Thursday 26 April 2018

A steamy wine moment

Brian Merriman.
Brian Merriman.

When Brian Merriman, director of Dublin's Gay Theatre Festival, was paid €100 -- which he regarded as a derisory amount for a lot of work -- wine saved the day.

"I thought the best way to enjoy it would be to splash out on a good bottle to turn around the disappointment," says Brian, whose usual bottle spend is €10-€20.

For him, there is only one wine colour: "Red all the time -- regardless of the accompanying meat or fish, it's red for me!"

His choices cover the spectrum from France's Fleurie, regarded as the most fragrant of the Beaujolais, to more powerful, gutsy New World styles.

It was a bottle of Fleurie that gave Brian one of his most memorable wine moments -- and he hadn't even tasted it.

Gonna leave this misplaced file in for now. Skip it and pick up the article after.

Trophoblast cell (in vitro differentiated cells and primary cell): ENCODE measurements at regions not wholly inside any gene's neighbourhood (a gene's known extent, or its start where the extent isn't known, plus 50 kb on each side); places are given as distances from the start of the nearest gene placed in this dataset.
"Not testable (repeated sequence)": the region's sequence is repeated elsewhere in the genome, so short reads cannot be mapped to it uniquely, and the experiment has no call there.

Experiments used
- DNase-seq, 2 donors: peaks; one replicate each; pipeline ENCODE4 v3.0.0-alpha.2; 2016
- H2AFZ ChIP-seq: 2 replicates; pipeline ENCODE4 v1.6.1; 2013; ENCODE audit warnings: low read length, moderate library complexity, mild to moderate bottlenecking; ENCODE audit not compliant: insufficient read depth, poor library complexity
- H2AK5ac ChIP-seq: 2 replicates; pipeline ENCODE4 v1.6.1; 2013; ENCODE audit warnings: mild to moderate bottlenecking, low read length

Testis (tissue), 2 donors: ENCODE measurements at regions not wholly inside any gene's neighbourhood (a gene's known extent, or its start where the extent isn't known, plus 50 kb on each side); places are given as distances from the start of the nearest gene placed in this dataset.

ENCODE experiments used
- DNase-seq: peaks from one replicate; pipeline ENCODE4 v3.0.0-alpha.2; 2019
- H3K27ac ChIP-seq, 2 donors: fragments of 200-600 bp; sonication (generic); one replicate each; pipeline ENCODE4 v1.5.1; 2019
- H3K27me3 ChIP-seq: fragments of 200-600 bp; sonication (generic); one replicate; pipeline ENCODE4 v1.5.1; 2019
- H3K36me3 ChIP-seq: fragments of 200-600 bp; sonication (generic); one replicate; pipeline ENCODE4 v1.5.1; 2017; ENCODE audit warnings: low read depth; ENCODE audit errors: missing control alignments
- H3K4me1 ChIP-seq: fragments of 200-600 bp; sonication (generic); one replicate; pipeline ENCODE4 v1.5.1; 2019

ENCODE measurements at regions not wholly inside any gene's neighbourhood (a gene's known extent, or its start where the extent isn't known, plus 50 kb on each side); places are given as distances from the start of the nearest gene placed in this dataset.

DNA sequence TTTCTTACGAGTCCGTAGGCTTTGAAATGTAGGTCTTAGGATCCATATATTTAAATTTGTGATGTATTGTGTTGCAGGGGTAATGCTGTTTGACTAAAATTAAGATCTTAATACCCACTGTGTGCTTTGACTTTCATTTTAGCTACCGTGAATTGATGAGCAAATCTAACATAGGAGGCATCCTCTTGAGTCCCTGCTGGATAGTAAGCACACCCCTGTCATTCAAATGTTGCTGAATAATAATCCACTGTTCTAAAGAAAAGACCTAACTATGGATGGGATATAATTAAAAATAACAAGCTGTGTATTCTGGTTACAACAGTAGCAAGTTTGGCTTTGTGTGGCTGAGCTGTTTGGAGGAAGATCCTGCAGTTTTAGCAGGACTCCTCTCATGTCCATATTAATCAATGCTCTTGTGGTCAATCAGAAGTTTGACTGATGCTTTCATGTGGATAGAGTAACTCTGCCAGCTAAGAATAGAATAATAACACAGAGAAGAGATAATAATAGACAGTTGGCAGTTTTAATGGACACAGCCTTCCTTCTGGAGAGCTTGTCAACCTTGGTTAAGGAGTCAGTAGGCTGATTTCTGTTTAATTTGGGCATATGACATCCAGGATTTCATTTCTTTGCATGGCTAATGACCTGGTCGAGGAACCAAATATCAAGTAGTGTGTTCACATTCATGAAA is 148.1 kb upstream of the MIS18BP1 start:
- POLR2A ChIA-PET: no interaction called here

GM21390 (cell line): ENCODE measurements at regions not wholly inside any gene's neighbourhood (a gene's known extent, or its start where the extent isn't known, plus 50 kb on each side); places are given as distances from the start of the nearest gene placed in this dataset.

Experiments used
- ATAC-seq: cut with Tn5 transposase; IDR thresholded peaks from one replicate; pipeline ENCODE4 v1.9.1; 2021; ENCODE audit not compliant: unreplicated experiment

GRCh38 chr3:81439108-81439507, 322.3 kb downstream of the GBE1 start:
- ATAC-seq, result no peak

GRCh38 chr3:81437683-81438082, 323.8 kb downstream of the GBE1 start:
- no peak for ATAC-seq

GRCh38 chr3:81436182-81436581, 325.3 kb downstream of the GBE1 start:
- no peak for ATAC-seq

It was in a restaurant, andwhenthe bottle arrived at the table Brian noticed steam rising from it, so he sent it back. "From the yells in the kitchen, I later discovered that the entire case had been left beside the ovens. It was ruined."

He enjoys Clancy's red, an Australian blend of Cabernet Sauvignon, Shiraz and Merlot from the Peter Lehmann stable, and is also keen on Lebanese and South African wine, two countries known for their full-bodied styles.

Brian's splash-out bottle on a swanky night out is Château Musar, and he discovered other Lebanese favourites, Château Ksara and Château Kefraya, by asking for recommendations at the Cedar Tree Restaurant on Dublin's Andrew Street.

His favourite South African labels are Waterford and the Bordeaux-style Rustenberg John X Merriman ("I'm still trying to prove he's a relation!")

Brian wouldn't normally have a glass of wine with dinner at home, unless he has friends over, in which case the cork doesn't go back into the bottle. "That never happens, I can assure you!"

And he also reveals a guilty pleasure when watching TV: "A glass of New World red and a piece of dark chocolate".


The International Dublin Gay Theatre Festival, which runs from May 3-16,has an emphasis on new or recent international and Irish works with a gay theme. See

Irish Independent

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